Julia: You and your brother take a great interest in food. How did this shared love come about?
Raul: I was born in Mexico City into a large family and spent most of my early life here. When I was growing up we used to do thematic dinners once in a while where we would pick a country someone in the family had recently visited, and we would cook cuisine from that place. If the theme was ‘pre-hispanic’ or ‘cowboy dinner’ for example, we wouldn’t use cutlery, or we would eat worms, or whatever made sense. We always brought costumes back from our travels to wear at these dinners. This was good fun, but not always the most flattering. But thanks to this I got to know other cultures through their stomach and my family still does that.
JS: In the States, everyone is talking about the burgeoning art world in DF, and how hip it is. How does that manifest itself in the daily life of a Mexican artist?
RO: Many artists who live here don’t work with Mexican galleries, but live here and produce their work here. It is still cheap to rent a decent space and its cheap to hire others to help you produce your work. This is a good and a bad thing. It’s good for the artists but its mostly bad for the people who help artists produce their work. They are often not properly credited for their collaboration (if there was one), or aren’t paid fairly for their contribution to the work.
There are also a variety of options here to exhibit and/or to see art. If no commercial gallery wants to represent you, for example, you can just open your own space in your living room or get together with other artists and make a show. So you can end up experiencing a great show in someone’s living room or in a large museum.
JS: How has the art scene in DF changed since you have been there?
RO: It’s changed a lot. It’s become more global and more professionalized. But that’s not always a good thing because it’s sacrificed some of its experimental nature and its freshness to become more mainstream. In fact, I find this to be a problem with art students in several parts of the world right now. Their main focus is the gallery, and this causes them to sacrifice experimentation and the development of their work. But fortunately places like SOMA, Biquini Wax, No-space gallery, artist’s collectives like Crater Invertido, Neri Vela and many more ventures are appearing and are expanding the conversation.
There is nothing wrong with participating in the art market, but it shouldn’t be the only thing that artists talk about.
JS: You have worked with food in your practice. You even attended Culinary Institute of America in NY. What was your intention there? Did you have a goal or was it more general research?
RO: When I’m developing a new series, I immerse myself as much as possible in the field I’m researching by getting jobs or taking courses for extended periods of time. And for the series in which I worked with food I wanted to seriously learn cooking and/or cooking techniques to use in the production of my work. I took as many courses as I could.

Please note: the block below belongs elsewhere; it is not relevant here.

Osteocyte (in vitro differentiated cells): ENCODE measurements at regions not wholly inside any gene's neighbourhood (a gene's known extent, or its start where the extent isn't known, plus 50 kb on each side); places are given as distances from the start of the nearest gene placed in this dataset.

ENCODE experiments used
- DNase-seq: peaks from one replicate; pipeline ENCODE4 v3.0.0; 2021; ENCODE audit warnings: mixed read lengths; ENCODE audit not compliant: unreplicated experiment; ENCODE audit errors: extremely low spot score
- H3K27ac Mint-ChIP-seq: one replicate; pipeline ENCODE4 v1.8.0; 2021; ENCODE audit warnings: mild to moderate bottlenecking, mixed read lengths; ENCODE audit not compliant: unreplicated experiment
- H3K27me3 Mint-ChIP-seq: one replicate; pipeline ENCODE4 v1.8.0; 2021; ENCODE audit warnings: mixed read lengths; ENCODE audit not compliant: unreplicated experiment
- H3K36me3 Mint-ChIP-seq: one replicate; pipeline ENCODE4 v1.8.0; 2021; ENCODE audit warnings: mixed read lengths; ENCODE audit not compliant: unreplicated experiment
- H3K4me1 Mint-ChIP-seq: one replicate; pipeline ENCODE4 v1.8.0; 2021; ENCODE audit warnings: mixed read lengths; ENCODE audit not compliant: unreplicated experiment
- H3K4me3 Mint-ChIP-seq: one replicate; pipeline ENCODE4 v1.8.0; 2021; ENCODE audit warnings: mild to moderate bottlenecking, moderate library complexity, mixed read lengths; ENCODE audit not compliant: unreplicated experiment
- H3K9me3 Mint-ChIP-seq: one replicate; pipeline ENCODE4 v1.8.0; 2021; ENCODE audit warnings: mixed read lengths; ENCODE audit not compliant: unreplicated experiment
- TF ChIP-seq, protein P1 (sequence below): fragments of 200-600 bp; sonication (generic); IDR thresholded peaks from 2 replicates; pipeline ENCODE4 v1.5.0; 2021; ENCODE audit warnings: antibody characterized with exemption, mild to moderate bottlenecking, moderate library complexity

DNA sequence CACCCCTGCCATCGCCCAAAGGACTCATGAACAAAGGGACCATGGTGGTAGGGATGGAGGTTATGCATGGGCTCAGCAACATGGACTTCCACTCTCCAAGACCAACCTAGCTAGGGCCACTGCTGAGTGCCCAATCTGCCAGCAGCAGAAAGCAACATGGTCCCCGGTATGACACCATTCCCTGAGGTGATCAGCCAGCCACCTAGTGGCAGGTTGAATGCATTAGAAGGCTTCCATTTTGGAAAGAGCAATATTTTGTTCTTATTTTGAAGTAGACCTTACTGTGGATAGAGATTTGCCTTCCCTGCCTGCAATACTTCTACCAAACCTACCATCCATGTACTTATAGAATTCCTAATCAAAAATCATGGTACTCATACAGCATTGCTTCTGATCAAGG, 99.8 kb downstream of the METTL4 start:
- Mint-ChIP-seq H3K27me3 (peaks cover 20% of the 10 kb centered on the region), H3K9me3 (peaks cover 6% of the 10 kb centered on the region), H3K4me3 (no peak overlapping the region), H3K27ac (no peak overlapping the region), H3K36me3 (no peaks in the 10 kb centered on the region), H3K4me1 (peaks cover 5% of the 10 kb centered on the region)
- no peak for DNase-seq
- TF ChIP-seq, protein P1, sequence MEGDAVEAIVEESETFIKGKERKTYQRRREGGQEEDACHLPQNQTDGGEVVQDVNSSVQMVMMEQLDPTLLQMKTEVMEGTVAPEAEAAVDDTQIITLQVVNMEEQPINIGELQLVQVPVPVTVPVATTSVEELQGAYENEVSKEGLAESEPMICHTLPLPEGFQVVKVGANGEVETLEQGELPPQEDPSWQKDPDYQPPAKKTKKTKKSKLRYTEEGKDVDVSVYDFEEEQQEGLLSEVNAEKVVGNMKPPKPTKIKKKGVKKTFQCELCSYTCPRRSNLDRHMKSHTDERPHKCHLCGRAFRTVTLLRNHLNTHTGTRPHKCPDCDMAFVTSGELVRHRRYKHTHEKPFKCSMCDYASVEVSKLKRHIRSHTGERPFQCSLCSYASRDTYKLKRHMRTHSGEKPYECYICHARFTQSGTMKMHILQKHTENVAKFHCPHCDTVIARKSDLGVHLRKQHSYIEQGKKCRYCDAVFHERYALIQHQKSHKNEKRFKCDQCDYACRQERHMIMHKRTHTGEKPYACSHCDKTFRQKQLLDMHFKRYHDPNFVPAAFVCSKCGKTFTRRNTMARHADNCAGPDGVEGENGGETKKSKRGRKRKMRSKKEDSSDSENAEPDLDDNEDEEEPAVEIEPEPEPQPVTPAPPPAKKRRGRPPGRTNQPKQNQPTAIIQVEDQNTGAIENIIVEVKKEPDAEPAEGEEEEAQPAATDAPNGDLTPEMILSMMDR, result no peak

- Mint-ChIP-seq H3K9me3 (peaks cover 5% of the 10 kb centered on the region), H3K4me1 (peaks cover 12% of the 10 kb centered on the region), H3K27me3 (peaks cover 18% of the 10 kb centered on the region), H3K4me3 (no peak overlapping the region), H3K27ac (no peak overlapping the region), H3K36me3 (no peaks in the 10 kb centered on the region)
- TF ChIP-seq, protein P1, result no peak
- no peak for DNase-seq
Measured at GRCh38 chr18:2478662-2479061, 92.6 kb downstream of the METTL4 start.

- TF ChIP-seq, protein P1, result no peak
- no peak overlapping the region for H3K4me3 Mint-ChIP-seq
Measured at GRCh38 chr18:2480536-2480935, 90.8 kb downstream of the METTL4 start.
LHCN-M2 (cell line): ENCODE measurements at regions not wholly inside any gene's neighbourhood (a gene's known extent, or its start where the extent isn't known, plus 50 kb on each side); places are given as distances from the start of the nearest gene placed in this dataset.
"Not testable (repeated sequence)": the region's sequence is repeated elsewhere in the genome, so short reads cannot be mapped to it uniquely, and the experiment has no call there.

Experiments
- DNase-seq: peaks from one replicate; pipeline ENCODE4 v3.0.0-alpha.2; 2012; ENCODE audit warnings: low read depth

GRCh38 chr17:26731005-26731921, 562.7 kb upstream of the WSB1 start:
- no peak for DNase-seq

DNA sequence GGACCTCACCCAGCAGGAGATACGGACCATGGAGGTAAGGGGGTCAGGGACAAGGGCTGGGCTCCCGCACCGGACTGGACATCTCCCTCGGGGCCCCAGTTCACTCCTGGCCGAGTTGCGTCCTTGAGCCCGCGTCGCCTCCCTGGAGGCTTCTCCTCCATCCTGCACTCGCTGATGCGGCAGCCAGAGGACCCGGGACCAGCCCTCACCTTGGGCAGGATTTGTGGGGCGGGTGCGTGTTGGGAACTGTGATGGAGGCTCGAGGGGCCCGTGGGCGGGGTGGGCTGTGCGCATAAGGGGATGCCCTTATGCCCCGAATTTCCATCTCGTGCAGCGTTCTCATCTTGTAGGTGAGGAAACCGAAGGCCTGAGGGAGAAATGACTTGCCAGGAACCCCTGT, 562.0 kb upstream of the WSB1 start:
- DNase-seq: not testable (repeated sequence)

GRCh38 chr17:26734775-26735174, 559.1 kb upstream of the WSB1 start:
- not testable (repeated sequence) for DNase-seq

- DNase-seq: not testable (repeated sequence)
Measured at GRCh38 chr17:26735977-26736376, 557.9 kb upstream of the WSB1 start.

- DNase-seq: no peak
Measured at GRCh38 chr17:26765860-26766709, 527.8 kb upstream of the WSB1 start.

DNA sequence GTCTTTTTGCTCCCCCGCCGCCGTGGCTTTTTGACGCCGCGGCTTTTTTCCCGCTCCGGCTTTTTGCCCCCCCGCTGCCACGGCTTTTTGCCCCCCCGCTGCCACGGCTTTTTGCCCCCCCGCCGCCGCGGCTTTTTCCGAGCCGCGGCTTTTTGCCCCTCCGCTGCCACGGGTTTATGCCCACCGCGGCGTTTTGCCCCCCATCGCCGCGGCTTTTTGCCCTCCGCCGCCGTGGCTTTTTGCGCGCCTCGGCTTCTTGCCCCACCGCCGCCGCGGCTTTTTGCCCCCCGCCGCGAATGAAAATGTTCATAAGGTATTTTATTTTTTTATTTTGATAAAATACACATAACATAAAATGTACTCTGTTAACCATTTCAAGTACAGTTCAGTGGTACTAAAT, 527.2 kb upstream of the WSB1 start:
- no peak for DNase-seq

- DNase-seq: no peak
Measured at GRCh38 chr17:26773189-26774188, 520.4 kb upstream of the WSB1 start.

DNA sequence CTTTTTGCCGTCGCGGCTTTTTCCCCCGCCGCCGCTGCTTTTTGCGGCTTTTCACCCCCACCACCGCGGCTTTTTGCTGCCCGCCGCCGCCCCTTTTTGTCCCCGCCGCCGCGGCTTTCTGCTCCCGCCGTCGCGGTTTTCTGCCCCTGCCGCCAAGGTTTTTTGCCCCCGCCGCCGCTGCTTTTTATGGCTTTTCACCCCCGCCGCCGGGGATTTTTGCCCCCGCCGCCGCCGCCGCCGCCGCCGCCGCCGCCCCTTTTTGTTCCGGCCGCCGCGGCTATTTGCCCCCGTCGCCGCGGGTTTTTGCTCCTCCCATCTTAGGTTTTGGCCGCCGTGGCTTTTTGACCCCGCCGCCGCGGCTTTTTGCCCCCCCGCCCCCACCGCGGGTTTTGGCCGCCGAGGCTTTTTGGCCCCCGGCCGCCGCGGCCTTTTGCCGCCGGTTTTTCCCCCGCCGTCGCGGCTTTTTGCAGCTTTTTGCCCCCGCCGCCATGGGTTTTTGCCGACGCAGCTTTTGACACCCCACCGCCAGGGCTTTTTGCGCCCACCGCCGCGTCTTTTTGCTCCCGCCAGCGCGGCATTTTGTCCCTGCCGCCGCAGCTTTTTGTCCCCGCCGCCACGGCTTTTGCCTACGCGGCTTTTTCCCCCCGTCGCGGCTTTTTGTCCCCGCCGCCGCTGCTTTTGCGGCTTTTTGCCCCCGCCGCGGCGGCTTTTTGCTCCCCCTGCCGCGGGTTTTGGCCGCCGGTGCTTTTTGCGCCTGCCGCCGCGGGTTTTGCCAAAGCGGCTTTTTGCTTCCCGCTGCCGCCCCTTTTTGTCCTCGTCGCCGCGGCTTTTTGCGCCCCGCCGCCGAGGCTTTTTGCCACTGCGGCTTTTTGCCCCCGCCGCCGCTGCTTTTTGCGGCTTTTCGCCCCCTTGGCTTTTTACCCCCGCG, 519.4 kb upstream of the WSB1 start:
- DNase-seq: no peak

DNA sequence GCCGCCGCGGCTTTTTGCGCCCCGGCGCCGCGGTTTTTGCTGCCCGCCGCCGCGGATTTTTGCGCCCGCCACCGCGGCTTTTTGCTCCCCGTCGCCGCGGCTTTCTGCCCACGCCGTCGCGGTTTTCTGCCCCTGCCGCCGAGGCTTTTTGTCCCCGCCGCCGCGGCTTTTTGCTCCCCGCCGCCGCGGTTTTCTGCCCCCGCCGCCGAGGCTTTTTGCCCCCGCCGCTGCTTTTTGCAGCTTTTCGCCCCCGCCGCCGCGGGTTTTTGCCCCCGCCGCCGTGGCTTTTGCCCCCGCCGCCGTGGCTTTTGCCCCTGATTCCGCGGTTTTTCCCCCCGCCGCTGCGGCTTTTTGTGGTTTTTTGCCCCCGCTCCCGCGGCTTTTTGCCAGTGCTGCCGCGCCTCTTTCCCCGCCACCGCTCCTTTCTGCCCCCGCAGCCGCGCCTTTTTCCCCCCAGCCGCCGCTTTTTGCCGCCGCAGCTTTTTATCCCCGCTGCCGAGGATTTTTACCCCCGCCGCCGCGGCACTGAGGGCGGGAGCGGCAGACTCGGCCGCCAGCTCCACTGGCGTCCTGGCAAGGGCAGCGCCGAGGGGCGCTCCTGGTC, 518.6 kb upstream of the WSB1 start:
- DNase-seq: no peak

JS: Can you tell me a bit more about the Babel Fat Tower? How is it, “a coherent metaphor of our times?”
RO: Our generation has been sold many pipe dreams by the food industry. and The Babel Fat Tower illustrates that persistent cycle of illusion and deception we experience with many of the industrialized food products.
JS: And The Last Supper, what prompted that piece?
RO: In food, something secular can become sacred and something sacred can become secular. I was exploring the idea of ‘transubstantiation’ that the Catholic Church uses to explain how the bread and the wine actually becomes the blood and the body of Christ.
JS: What was it like to shoot your video of the tomato fight in Spain? How did you do that?
RO: It was an experience that surpassed my expectations. There is something quite animalistic about it that you only get to experience when you are there.
JS: I know your brother is a professional chef, do you share the kitchen when he is around?
RO: In Mexico when someone helps a cook they are called a ‘pinche,’ which is also a derogatory word for something insignificant, or without much value. When my brother is in the kitchen, I’m just simply his ‘pinche,’ trying to learn as much as I can.
JS: How often do you actually eat crickets?
RO: Not that often as I didn’t grow up with it as a staple food but the children of my brother who are born and raised in Oaxaca, where they are eaten quite often.
JS: Where did these recipes comes from?
RO: Mostly family or friends but as I mentioned when we were cooking, one of the great things that I found whilst doing the food series is that recipes are one of the last ‘open sources’ of information where copyright isn’t an issue. Even if people try to hijack them, they resist appropriation and freely travel and mutate.